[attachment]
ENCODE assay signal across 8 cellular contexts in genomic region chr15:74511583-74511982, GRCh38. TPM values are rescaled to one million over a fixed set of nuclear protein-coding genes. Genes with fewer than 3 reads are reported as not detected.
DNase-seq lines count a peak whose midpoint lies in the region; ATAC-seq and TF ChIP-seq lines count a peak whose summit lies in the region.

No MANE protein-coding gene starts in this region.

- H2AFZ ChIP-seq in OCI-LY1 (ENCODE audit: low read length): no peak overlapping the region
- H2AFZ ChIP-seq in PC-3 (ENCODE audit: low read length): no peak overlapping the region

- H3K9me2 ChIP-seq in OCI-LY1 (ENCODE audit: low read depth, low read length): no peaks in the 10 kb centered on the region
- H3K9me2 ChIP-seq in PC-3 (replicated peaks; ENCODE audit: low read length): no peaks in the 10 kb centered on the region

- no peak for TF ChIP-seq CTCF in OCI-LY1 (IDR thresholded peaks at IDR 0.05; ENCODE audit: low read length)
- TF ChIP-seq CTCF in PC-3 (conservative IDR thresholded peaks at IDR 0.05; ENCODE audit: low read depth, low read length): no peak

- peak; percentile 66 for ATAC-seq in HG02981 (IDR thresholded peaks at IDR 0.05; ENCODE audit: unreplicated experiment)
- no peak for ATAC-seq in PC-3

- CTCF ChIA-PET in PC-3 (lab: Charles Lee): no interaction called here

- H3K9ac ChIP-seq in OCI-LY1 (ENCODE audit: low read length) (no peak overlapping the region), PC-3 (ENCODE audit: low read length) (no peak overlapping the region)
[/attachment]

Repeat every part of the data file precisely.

ENCODE assay signal across 8 cellular contexts in genomic region chr15:74511583-74511982, GRCh38. TPM values are rescaled to one million over a fixed set of nuclear protein-coding genes. Genes with fewer than 3 reads are reported as not detected.
DNase-seq lines count a peak whose midpoint lies in the region; ATAC-seq and TF ChIP-seq lines count a peak whose summit lies in the region.

No MANE protein-coding gene starts in this region.

- H2AFZ ChIP-seq in OCI-LY1 (ENCODE audit: low read length): no peak overlapping the region
- H2AFZ ChIP-seq in PC-3 (ENCODE audit: low read length): no peak overlapping the region

- H3K9me2 ChIP-seq in OCI-LY1 (ENCODE audit: low read depth, low read length): no peaks in the 10 kb centered on the region
- H3K9me2 ChIP-seq in PC-3 (replicated peaks; ENCODE audit: low read length): no peaks in the 10 kb centered on the region

- no peak for TF ChIP-seq CTCF in OCI-LY1 (IDR thresholded peaks at IDR 0.05; ENCODE audit: low read length)
- TF ChIP-seq CTCF in PC-3 (conservative IDR thresholded peaks at IDR 0.05; ENCODE audit: low read depth, low read length): no peak

- peak; percentile 66 for ATAC-seq in HG02981 (IDR thresholded peaks at IDR 0.05; ENCODE audit: unreplicated experiment)
- no peak for ATAC-seq in PC-3

- CTCF ChIA-PET in PC-3 (lab: Charles Lee): no interaction called here

- H3K9ac ChIP-seq in OCI-LY1 (ENCODE audit: low read length) (no peak overlapping the region), PC-3 (ENCODE audit: low read length) (no peak overlapping the region)